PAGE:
bolts, they thread directly into the cam bearing caps
and can only be replaced by buying the whole head
assembly, you can’t buy them separate. Replace
everything else in reverse order. Don’t forget
to replace the cover on the lower right case! IT"S
REALLY EASY!!!!! Takes about 15-20 minutes tops once
you get the hang of it.
Assuming you have recorded your measured clearance
(From valve check post) and installed shim size (You
will get the installed shim size later in this post)
use this spreadsheet
(Please right click and “save target as”)
to calculate your new shim size. All Honda shim sizes
and part numbers are listed at the bottom of the spreadsheet.
If you have a valve at zero clearance it will take
a few tries before you can get the correct values,
you must have some clearance for the spreadsheet to
Here to Download Valve Shim Calculator Spreadsheet
Remove the bolt on the cam chain tensioner.
3. I use a small flat blade screwdriver to release
the tension, turning it clockwise will release the
tension on the chain.
I use a small set of vise grips to hold the screwdriver
in place, the tension will hold the vice grips against
the side cover holding it in place. If you wish to
avoid this step or don’t have the vice grips
or screwdriver you can completely remove the chain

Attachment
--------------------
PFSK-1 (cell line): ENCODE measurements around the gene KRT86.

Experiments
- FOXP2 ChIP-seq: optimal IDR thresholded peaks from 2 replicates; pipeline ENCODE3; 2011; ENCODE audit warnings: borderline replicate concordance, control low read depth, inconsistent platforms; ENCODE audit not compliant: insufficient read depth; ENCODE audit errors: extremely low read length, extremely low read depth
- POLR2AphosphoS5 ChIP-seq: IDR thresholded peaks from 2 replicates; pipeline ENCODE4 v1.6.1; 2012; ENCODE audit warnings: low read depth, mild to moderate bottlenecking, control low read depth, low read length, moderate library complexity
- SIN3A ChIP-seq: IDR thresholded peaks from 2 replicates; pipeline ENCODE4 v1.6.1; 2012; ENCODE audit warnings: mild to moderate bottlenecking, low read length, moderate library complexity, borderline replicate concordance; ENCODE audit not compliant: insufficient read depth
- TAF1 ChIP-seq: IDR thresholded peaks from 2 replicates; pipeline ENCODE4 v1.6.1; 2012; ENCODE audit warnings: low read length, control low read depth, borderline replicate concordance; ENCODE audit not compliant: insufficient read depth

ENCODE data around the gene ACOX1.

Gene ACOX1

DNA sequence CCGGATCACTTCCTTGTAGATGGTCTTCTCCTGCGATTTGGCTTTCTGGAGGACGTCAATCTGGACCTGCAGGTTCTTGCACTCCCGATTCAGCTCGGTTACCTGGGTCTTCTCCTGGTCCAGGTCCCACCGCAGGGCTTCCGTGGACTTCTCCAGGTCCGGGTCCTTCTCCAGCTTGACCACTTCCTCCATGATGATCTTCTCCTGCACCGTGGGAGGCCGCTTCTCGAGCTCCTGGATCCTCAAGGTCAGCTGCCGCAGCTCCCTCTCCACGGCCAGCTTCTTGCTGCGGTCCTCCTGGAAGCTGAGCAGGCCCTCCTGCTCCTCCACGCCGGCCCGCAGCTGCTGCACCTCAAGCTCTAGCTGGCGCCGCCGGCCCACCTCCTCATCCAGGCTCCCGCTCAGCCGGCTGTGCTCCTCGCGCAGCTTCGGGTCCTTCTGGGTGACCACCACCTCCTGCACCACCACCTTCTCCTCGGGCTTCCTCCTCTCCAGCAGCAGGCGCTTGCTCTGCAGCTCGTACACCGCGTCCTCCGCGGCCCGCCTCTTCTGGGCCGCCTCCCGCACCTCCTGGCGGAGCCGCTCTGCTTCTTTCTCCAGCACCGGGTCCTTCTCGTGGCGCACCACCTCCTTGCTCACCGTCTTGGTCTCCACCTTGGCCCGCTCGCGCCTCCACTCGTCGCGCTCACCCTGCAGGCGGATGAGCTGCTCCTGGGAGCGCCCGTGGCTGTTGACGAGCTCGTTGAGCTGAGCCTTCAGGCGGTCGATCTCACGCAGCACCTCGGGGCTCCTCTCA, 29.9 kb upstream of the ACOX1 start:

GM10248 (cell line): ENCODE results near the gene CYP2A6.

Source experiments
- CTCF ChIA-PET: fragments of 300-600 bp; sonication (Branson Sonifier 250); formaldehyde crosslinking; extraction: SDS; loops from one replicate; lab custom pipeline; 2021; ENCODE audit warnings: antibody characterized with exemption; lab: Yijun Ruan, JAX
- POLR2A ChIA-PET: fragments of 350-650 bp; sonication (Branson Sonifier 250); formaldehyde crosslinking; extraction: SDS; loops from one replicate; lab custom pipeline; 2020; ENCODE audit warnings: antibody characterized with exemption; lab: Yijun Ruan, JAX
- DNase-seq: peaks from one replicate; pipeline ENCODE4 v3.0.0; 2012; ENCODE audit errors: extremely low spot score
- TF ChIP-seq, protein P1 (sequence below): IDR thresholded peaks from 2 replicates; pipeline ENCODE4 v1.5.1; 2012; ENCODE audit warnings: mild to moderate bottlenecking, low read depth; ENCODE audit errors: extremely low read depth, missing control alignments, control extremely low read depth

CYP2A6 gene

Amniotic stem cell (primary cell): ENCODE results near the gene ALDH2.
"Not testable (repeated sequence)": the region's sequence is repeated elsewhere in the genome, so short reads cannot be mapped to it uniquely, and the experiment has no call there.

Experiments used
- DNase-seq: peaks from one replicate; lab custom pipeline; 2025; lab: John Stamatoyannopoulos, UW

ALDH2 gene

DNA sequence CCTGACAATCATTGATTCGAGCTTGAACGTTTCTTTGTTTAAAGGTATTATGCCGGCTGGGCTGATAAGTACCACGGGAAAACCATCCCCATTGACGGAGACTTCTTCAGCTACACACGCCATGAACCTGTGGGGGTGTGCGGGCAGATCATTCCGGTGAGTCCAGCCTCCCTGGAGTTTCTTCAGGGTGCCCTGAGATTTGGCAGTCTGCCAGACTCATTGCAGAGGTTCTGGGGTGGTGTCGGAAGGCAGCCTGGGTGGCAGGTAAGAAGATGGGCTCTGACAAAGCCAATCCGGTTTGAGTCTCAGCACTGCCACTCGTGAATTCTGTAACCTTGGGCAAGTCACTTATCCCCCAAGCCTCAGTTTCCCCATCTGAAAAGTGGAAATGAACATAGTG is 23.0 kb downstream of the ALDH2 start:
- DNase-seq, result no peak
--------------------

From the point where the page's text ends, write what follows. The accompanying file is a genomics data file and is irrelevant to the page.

tensioner by removing the two bolts that attach it
to the head but you will need to release the tension
before re-installing it.
5. Remove the cam cap bolts in steps in a crisscross
pattern, loosen a little at a time to avoid warping
Notice I stuffed a rag in the cam tower opening; this
is in case something like the cam cap bearing retainer
clip or shims fall it won’t end up in your crank
Work the caps loose by moving them back and forth,
once you have them loose place a finger underneath
them to hold the bearing retainer clip in place so
they don’t fall out, if they do that’s
ok…. That’s why you have the rag in the
cam tower to catch them in case this happens. Do the
same for both sides.
This is what the bearing retainer clip looks like,
it fits in a groove on the cap and aligns in a groove
on the bearing.
Put a little grease in the groove to hold the clip
in place when you re-install the caps.
I use a perm marker and mark a spot on the chain and
gear as a reference when re-installing the chain.
11. Slide the bearing on the cam gear side to the
left, the cam will then drop down on the left side.
Next wire up the chain so it won’t drop into
the tower, if this happens its ok, it won’t
go too far, you will just need to fish it out of there
before you install the cam back.
Remove the chain then the cam from the head assy.
and place it aside.
The shim buckets are the round silver parts near the
rear of the head that were directly below the cam.